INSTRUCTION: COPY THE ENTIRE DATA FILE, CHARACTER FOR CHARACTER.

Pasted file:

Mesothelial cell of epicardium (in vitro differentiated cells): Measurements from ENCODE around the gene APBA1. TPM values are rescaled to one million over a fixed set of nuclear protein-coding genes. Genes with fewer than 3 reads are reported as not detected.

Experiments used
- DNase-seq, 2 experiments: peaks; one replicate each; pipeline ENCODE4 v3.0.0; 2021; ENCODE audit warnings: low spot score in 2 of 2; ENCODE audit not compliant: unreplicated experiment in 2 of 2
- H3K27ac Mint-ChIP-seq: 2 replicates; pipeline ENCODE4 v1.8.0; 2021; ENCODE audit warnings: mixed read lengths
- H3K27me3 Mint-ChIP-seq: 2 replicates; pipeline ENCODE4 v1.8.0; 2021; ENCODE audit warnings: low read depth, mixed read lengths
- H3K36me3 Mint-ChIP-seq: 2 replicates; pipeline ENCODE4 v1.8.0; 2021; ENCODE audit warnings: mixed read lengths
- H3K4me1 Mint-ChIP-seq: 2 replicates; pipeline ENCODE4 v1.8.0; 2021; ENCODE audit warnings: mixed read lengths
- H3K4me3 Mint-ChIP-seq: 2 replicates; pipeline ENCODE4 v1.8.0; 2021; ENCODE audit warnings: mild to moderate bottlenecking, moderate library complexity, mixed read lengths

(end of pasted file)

Mesothelial cell of epicardium (in vitro differentiated cells): Measurements from ENCODE around the gene APBA1. TPM values are rescaled to one million over a fixed set of nuclear protein-coding genes. Genes with fewer than 3 reads are reported as not detected.

Experiments used
- DNase-seq, 2 experiments: peaks; one replicate each; pipeline ENCODE4 v3.0.0; 2021; ENCODE audit warnings: low spot score in 2 of 2; ENCODE audit not compliant: unreplicated experiment in 2 of 2
- H3K27ac Mint-ChIP-seq: 2 replicates; pipeline ENCODE4 v1.8.0; 2021; ENCODE audit warnings: mixed read lengths
- H3K27me3 Mint-ChIP-seq: 2 replicates; pipeline ENCODE4 v1.8.0; 2021; ENCODE audit warnings: low read depth, mixed read lengths
- H3K36me3 Mint-ChIP-seq: 2 replicates; pipeline ENCODE4 v1.8.0; 2021; ENCODE audit warnings: mixed read lengths
- H3K4me1 Mint-ChIP-seq: 2 replicates; pipeline ENCODE4 v1.8.0; 2021; ENCODE audit warnings: mixed read lengths
- H3K4me3 Mint-ChIP-seq: 2 replicates; pipeline ENCODE4 v1.8.0; 2021; ENCODE audit warnings: mild to moderate bottlenecking, moderate library complexity, mixed read lengths